The members of The 1975 met at Wilmslow High School in their teens, playing at gigs organised by a local council worker. They started as a punk band, with Matt Healy, the son of two prominent actors, on drums. With the addition of George Daniel, Healy moved to lead vocals, and the band built their career with a series of EPs.
Matt Healy’s underrated as a vocalist – his malleable and expressive voice allows the band to tackle a range of genres, from gospel to punk. He’s a razor-sharp lyricist – songs like ‘Love It If We Made It’, with its lines about how “modernity has failed us”, make him a spokesman for a disaffected generation. The 1975 are clearly dedicated music fans – touchstones for their latest record include Lou Reed’s Street Hassle, Paul Simon’s Graceland, and LCD Soundsystem’s Sound of Silver.
The 1975’s quirks are adorable – every album begins with an introductory track titled ‘The 1975’, and they have the most pretentious portfolio of album titles in popular music – the band set the record for the longest title for a Billboard #1 album with 2016’s I Like It When You Sleep, for You Are So Beautiful yet So Unaware of It. Most importantly, they’ve been able to balance mass popularity – all of their albums to date have topped the UK charts – with making consistently interesting music.
The 1975 recently released the succinct and accessible Being Funny in a Foreign Language. Here are their five studio albums to date, ranked from worst to best. Worst is a relative term – all five of The 1975’s albums released to date are strong.
The 1975: Albums Ranked from Worst to Best
#5 The 1975
The band’s self-titled debut is one-dimensional in comparison with the eclectic road they’ve travelled since. There’s the odd foray into ephemera, like the 1980s synth-pop of ‘Heart Out’ and the delicate closer ‘Is There Somebody Who Can Watch You’. But most of the notable songs are in the same style – funky pop/rock like ‘The City’, ‘Chocolate’, and ‘Girls’, echoing INXS. But it’s a solid debut, paving the way for a string of impressive and top-selling outings.
#4 A Brief Inquiry into Online Relationships
Due to its more digestible length (less than an hour!), A Brief Inquiry into Online Relationships enjoyed more critical acclaim than much of the band’s work. Despite the shorter length, it’s more uneven than usual. Take away the sublime singles like ‘Love It If We Made It’, ‘Sincerity is Scary’, and ‘TooTimeTooTimeTooTime’, and the deep cuts are less impressive than we’ve come to expect from The 1975. Healy’s monologue on ‘The Man Who Married a Robot’ doesn’t hold up to repeated listens.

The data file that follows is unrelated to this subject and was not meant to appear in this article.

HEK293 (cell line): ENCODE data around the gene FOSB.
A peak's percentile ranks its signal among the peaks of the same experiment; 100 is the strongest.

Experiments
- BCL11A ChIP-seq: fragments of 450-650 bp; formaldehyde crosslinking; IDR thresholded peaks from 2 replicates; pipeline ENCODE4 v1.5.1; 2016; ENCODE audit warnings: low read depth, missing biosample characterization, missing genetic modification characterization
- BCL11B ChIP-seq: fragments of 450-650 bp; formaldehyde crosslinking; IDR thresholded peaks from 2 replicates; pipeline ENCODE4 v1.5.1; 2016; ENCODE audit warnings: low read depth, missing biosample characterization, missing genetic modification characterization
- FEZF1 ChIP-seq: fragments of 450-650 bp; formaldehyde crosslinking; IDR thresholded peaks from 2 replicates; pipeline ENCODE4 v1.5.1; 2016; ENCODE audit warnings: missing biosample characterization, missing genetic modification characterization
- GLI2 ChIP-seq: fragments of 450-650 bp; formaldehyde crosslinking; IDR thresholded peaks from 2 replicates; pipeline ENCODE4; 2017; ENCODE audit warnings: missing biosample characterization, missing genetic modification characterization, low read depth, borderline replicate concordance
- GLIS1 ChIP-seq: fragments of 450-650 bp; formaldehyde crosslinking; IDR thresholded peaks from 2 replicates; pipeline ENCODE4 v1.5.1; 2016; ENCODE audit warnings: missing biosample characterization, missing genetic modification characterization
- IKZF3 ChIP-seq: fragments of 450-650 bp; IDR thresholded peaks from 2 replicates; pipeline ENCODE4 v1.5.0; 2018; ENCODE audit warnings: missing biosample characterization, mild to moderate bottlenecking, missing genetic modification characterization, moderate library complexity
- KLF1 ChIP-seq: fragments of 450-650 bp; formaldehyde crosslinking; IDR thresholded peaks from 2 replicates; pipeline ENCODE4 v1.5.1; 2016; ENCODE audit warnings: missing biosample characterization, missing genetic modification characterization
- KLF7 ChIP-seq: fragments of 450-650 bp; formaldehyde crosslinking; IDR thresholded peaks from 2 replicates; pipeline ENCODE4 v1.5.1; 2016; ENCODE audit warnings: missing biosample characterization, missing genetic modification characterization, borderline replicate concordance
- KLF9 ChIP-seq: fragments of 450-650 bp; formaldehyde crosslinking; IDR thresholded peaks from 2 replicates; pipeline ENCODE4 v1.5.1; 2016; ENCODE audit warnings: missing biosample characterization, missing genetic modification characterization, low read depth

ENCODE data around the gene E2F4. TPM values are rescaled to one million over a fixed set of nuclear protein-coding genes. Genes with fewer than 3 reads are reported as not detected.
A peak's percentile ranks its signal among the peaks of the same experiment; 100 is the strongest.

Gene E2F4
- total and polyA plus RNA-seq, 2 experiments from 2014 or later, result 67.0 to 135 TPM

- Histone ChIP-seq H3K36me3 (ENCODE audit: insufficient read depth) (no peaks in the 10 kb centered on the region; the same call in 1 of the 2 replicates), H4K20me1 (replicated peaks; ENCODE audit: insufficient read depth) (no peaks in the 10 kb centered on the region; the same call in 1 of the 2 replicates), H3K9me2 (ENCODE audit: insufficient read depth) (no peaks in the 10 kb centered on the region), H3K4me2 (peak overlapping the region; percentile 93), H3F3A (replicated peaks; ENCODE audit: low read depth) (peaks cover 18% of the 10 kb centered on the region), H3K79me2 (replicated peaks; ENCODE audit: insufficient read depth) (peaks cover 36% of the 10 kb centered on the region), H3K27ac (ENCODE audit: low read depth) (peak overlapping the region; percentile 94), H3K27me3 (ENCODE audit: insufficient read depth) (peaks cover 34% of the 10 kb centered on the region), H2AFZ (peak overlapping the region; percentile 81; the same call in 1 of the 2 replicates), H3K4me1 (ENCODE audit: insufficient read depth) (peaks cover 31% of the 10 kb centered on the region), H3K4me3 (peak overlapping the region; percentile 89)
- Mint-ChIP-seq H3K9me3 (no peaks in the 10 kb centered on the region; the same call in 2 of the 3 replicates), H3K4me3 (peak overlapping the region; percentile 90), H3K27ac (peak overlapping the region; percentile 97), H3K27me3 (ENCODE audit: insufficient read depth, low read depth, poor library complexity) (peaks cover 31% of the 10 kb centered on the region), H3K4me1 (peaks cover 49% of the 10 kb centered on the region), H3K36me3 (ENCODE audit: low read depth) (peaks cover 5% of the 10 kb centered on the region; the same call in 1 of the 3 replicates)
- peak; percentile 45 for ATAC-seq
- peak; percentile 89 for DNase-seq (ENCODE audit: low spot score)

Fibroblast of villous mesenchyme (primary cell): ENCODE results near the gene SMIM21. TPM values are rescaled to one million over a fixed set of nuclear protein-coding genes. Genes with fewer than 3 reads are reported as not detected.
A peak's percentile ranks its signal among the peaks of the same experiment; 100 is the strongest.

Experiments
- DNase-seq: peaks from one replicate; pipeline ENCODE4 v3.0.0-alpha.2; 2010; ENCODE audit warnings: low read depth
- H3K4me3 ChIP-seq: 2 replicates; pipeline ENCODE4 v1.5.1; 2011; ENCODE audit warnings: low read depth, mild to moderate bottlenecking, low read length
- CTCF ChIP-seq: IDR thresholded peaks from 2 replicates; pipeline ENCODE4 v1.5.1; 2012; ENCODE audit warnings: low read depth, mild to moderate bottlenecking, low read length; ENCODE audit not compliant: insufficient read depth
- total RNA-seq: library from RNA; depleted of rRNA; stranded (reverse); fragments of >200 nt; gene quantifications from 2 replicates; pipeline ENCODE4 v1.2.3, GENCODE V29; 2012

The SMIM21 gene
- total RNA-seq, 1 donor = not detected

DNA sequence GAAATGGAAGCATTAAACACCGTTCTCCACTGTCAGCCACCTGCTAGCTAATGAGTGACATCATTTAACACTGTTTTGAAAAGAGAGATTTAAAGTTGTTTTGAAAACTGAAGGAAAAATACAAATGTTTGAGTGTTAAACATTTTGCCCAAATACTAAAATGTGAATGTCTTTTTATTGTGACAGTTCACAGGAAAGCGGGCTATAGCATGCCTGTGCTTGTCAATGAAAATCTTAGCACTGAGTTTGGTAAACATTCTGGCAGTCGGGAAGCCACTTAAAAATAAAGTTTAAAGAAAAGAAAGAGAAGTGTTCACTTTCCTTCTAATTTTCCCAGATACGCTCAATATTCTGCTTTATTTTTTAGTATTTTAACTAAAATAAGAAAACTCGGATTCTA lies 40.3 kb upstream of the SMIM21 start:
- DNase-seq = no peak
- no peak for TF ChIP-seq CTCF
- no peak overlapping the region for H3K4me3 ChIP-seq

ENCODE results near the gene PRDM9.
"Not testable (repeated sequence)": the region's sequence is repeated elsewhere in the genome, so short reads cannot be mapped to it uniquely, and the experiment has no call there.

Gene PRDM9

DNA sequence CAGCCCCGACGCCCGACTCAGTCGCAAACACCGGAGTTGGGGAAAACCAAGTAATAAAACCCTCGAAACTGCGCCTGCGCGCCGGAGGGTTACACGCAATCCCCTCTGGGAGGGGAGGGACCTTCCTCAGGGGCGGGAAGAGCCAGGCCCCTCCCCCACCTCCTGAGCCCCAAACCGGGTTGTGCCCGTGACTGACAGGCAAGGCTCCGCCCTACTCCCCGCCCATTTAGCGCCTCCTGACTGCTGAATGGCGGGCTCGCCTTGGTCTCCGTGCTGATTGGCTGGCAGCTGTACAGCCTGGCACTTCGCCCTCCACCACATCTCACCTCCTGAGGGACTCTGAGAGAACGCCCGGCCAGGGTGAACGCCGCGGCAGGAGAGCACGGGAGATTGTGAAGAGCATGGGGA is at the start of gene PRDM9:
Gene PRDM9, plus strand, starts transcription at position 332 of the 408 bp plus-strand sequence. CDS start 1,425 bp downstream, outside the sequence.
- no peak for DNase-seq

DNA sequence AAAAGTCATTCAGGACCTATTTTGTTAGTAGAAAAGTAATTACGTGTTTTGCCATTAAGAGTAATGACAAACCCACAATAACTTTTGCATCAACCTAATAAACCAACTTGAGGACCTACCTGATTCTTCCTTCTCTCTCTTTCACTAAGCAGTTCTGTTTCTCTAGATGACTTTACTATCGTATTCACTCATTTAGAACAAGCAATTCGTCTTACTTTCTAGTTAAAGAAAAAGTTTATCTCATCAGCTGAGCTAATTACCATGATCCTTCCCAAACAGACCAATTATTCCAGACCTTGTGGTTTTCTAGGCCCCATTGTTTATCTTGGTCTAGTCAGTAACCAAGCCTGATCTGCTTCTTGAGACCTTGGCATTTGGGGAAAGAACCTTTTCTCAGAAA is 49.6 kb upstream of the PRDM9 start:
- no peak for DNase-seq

#3 Being Funny in a Foreign Language
The 1975’s fifth album is their most tightly constructed, with only 11 tracks and a succinct running time. Being Funny abandons The 1975’s usual eclecticism to focus on a sophisticated, 1980s-tinged sound, with assistance from ubiquitous producer Jack Antonoff. Despite the shorter tracklist, there’s plenty to impress. Healy’s lyrics have never been more fascinating. “I like my men like I like my coffee/Full of soy milk and so sweet, it won’t offend anybody” is a great line from the lead single, ‘Part of the Band’. Healy’s deeper vocal register on the record is gorgeous, and their mellow songs like ‘Wintering’ and ‘Human Too’ have never been so stripped-back and vulnerable.
#2 Notes on a Conditional Form
The band’s fifth album follows the precedent of 2016’s I Like It When You Sleep… – a sprawling 80-minute record that covers an astounding amount of musical ground. If anything it’s more diverse, ranging from the screamo punk of ‘People’, the Temptations sampling on ‘Tonight (I Wish I Was Your Boy)’, the shoegaze of ‘Then Because She Goes’, to the acoustic country of ‘Jesus Christ 2005 God Bless America’. It takes some patience, but there’s an embarrassment of riches on Notes on a Conditional Form.
#1 I Like It When You Sleep, for You Are So Beautiful yet So Unaware of It
The 1975’s first album was impressive, but their second set the tone for their career, a sprawling and ambitious collection of songs. It reaches high, but almost invariably hits its targets – the graceful resignation of ‘Somebody Else’, the stadium anthem of ‘The Sound’, and the questioning of ‘If I Believe You’ cover a lot of emotional ground. I Like It When You Sleep, for You Are So Beautiful yet So Unaware of It is the crowning achievement in an impressive career.
What’s your favourite album by The 1975?
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